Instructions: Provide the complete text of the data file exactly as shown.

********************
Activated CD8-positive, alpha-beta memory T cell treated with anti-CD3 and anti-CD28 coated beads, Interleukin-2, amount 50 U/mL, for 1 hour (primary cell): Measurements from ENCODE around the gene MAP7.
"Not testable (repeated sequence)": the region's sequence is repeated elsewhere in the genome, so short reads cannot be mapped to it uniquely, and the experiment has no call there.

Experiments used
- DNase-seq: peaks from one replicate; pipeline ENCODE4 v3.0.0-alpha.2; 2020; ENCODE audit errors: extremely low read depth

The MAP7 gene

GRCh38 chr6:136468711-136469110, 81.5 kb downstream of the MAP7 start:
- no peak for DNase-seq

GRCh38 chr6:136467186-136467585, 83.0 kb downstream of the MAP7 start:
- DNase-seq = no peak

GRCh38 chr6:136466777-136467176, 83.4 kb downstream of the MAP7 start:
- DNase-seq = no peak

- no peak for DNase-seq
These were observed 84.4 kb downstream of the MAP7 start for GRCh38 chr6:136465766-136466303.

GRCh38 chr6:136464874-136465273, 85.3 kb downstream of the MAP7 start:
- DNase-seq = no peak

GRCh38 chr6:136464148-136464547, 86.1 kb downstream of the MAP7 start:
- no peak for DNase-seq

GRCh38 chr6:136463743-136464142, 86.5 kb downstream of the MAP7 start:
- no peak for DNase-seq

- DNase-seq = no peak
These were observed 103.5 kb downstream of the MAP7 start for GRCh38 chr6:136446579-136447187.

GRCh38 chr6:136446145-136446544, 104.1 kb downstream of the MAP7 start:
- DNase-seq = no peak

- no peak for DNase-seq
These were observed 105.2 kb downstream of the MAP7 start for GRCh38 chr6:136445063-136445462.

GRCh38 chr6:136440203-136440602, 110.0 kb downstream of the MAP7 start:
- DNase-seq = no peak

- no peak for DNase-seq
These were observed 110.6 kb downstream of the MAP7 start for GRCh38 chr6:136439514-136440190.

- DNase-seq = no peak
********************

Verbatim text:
Activated CD8-positive, alpha-beta memory T cell treated with anti-CD3 and anti-CD28 coated beads, Interleukin-2, amount 50 U/mL, for 1 hour (primary cell): Measurements from ENCODE around the gene MAP7.
"Not testable (repeated sequence)": the region's sequence is repeated elsewhere in the genome, so short reads cannot be mapped to it uniquely, and the experiment has no call there.

Experiments used
- DNase-seq: peaks from one replicate; pipeline ENCODE4 v3.0.0-alpha.2; 2020; ENCODE audit errors: extremely low read depth

The MAP7 gene

GRCh38 chr6:136468711-136469110, 81.5 kb downstream of the MAP7 start:
- no peak for DNase-seq

GRCh38 chr6:136467186-136467585, 83.0 kb downstream of the MAP7 start:
- DNase-seq = no peak

GRCh38 chr6:136466777-136467176, 83.4 kb downstream of the MAP7 start:
- DNase-seq = no peak

- no peak for DNase-seq
These were observed 84.4 kb downstream of the MAP7 start for GRCh38 chr6:136465766-136466303.

GRCh38 chr6:136464874-136465273, 85.3 kb downstream of the MAP7 start:
- DNase-seq = no peak

GRCh38 chr6:136464148-136464547, 86.1 kb downstream of the MAP7 start:
- no peak for DNase-seq

GRCh38 chr6:136463743-136464142, 86.5 kb downstream of the MAP7 start:
- no peak for DNase-seq

- DNase-seq = no peak
These were observed 103.5 kb downstream of the MAP7 start for GRCh38 chr6:136446579-136447187.

GRCh38 chr6:136446145-136446544, 104.1 kb downstream of the MAP7 start:
- DNase-seq = no peak

- no peak for DNase-seq
These were observed 105.2 kb downstream of the MAP7 start for GRCh38 chr6:136445063-136445462.

GRCh38 chr6:136440203-136440602, 110.0 kb downstream of the MAP7 start:
- DNase-seq = no peak

- no peak for DNase-seq
These were observed 110.6 kb downstream of the MAP7 start for GRCh38 chr6:136439514-136440190.

- DNase-seq = no peak